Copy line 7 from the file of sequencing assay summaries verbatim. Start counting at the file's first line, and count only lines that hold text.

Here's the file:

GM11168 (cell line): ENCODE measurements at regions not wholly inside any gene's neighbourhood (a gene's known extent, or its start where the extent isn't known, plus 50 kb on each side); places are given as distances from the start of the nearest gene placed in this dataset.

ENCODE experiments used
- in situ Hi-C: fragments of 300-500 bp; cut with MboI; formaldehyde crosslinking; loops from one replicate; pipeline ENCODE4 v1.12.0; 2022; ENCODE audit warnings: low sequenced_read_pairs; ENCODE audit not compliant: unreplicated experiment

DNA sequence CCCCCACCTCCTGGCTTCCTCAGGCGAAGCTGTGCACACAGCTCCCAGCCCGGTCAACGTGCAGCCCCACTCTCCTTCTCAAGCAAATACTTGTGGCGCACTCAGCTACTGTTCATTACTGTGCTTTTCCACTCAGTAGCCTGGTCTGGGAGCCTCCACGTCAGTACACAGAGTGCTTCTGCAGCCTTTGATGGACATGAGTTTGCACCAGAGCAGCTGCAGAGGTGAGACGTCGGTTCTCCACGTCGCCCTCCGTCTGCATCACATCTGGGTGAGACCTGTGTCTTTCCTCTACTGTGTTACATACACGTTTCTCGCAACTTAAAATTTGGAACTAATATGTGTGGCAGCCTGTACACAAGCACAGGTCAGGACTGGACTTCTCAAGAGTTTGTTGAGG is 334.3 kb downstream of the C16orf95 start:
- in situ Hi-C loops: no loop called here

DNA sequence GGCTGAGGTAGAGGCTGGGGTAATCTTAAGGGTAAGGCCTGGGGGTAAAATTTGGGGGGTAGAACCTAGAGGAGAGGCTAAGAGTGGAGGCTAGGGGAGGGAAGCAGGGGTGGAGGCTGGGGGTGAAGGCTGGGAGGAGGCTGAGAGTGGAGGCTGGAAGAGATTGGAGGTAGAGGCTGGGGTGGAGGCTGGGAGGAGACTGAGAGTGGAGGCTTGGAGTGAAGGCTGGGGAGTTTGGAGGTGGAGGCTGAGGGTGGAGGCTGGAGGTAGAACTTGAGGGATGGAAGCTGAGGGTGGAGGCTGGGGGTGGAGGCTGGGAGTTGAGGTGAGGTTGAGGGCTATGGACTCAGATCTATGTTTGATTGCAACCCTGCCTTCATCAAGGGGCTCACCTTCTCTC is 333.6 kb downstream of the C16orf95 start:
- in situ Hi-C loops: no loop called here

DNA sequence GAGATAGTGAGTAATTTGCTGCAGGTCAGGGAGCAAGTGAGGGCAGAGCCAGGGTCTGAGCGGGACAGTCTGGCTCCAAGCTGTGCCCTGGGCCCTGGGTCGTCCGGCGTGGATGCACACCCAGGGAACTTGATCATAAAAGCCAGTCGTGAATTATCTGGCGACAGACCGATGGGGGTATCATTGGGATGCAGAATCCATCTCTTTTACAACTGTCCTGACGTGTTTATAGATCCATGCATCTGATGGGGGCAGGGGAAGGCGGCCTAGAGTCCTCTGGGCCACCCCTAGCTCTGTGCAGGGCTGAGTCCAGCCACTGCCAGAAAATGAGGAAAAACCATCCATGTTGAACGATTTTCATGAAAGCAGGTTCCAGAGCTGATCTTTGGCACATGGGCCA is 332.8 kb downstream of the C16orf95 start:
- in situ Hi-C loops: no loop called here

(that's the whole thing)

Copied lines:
- in situ Hi-C loops: no loop called here